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|Key findings (%, weighted)
||Romania||Average Transition region||Average Western Europe|
|Satisfied with life||18||43||72|
|Trust in others||27||34||42|
|Perceive less corruption than four years ago||10||21||9|
|Concerned about climate change||54||54||54|
|Support both market economy and democracy||28||34||42|
|Households affected by the crisis||62||49||31|
Almost two-thirds of households have been impacted by the economic crisis, one of the highest proportions among transition countries. The crisis has hurt over 70 per cent of the middle-aged population, and also affected over two-thirds of the lower-income group. On the other hand, the over-60s have felt the impact the least, with less than one-half reporting an effect.
Life satisfaction in Romania is the lowest in the entire transition region, according to this survey. Romanians were already unhappy relative to the transition region average in 2006. Since then their life satisfaction has decreased by a further 15 percentage points. The youngest age group used to be about twice as happy as their older countrymen. However, this group’s life satisfaction has fallen by 25 percentage points and the population is now roughly equally unhappy across all age ranges. Satisfaction with life in the lower-income group has declined the least.
At the same time, optimism for the future has more than halved since 2006. Only about one-fifth of Romanians believe that their children will do better than their own generation, despite their significant unhappiness with their own lives. This proportion is now comparable to the average proportion of western European comparator countries who think that their children will have better lives than they themselves have had.
Support for a market economy is at the lower end of the transition region scale. Just over one-third of respondents claim to prefer a market economy to any other economic system. That percentage has fallen by almost 10 points since 2006. Attitudes towards democracy have fared better, as the percentage of people who unequivocally support it has only declined by seven points since 2006 to 43 per cent. The combination of democracy and a market economy is still the most popular economic and political option.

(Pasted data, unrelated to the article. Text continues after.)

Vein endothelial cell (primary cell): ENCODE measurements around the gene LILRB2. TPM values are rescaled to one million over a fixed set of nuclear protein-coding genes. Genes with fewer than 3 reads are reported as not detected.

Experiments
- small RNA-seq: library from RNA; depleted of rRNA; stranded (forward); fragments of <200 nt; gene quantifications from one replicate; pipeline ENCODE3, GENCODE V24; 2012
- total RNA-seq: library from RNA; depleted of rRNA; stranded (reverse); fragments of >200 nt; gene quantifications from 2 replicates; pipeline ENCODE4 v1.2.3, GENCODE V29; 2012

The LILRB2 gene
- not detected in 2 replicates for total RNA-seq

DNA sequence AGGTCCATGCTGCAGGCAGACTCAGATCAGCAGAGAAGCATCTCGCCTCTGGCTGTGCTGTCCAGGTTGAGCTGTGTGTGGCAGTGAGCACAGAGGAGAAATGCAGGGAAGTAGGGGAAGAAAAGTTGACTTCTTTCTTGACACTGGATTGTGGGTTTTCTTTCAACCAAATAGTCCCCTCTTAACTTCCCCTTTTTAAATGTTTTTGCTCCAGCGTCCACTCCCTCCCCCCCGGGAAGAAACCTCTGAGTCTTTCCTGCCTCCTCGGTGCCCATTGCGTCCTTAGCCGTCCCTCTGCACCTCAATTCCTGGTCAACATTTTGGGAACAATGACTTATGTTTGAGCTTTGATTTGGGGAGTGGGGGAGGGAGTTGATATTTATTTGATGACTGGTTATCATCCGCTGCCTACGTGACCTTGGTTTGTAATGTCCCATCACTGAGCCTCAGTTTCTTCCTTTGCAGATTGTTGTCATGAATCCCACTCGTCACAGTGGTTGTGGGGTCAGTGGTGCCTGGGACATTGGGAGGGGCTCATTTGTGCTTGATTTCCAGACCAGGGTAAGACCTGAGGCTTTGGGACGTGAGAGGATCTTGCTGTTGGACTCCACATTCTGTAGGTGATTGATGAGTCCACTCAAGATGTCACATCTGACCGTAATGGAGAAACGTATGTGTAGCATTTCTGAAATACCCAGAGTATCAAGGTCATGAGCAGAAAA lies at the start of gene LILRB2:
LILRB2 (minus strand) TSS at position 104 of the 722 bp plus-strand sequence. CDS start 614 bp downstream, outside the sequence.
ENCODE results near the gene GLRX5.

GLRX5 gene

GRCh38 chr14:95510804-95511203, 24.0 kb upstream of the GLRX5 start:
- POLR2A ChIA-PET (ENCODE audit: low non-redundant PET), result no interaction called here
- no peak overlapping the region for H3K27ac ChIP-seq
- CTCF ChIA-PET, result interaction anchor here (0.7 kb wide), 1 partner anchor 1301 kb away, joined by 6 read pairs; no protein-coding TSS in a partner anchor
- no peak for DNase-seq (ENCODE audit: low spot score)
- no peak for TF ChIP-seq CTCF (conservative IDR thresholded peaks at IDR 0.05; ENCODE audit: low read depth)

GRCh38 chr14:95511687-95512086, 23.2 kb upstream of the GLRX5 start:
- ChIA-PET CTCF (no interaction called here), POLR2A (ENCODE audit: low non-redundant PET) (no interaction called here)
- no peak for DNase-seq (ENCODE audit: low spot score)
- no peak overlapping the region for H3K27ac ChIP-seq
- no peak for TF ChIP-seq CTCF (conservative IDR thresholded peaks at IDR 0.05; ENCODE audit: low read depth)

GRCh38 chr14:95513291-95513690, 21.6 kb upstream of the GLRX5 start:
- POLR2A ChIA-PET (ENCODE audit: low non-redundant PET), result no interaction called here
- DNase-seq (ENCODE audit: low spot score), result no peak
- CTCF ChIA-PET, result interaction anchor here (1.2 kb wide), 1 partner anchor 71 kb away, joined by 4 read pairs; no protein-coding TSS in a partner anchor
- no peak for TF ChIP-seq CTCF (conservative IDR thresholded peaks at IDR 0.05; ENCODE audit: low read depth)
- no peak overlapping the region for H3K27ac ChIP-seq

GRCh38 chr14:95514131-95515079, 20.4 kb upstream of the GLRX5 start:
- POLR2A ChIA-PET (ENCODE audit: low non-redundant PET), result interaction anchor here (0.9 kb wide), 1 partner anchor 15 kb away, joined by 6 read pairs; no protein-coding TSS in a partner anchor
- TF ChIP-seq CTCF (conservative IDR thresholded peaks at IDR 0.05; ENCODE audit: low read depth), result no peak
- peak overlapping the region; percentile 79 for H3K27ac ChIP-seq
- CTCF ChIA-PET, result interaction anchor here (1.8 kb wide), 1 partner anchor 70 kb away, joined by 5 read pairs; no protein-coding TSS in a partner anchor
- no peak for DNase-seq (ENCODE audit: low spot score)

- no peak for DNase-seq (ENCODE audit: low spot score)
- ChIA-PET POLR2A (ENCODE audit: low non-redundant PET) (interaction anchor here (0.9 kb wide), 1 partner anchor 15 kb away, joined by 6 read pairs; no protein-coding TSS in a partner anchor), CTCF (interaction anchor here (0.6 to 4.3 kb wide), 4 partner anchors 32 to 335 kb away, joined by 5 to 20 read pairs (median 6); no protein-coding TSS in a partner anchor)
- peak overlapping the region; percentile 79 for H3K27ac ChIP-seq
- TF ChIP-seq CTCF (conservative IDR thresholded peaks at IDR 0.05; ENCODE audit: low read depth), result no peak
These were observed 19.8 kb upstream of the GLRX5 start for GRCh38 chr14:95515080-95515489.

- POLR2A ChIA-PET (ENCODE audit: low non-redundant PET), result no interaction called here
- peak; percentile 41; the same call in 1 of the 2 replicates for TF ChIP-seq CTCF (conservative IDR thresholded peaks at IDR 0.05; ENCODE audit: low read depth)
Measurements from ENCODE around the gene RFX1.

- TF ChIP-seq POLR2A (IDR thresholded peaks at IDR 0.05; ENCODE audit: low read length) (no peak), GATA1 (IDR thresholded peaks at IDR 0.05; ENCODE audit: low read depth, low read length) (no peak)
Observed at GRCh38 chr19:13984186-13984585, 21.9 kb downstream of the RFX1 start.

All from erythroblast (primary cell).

Romanians do not believe that certain basic democratic characteristics exist in their country. Only 27 per cent of respondents think they have free and fair elections and only 23 per cent believe the country has law and order. Less than one-fifth consider that the court system protects individuals against abuse by the state. Collectively these percentages are 40 points or more below western European comparator averages.
The level of trust in other people remains well below the transition region average, despite an increase since 2006. Trust fell slightly among the lower- and middle-income groups, but rose among upper-income respondents by 13 percentage points. This implies a much stronger positive correlation between trust and income level than before.
Trust in public institutions has decreased variably across the board. Trust among respondents in the presidency has fallen markedly to only 14 per cent. The proportion of people trusting other political offices also recorded decreases (of around two-thirds) from their already low 2006 levels – only seven per cent have confidence in the government or parliament and less than five per cent trust political parties. Religious institutions have retained the greatest level of trust by a wide margin, despite a 20 percentage point fall since 2006. Trust in foreign investors and non-governmental organisations (NGOs) has been the most stable.
Irregular payments in the health care sector are particularly high. Over 43 per cent of respondents believe that such payments are common, a rise of 13 percentage points since 2006. The traffic police are the second most problematic sector, with almost 12 per cent of the population believing irregular payments are an issue. Some other public services have seen slight decreases in corruption since 2006, but levels remain well above western European comparator averages.
Half of respondents want the government to prioritise additional spending on health care. One-quarter would have their government focus on education and 12 per cent want increased pensions.
The Life in Transition Survey provides vivid evidence of precisely how lives have been affected by the global economic crisis and its aftermath.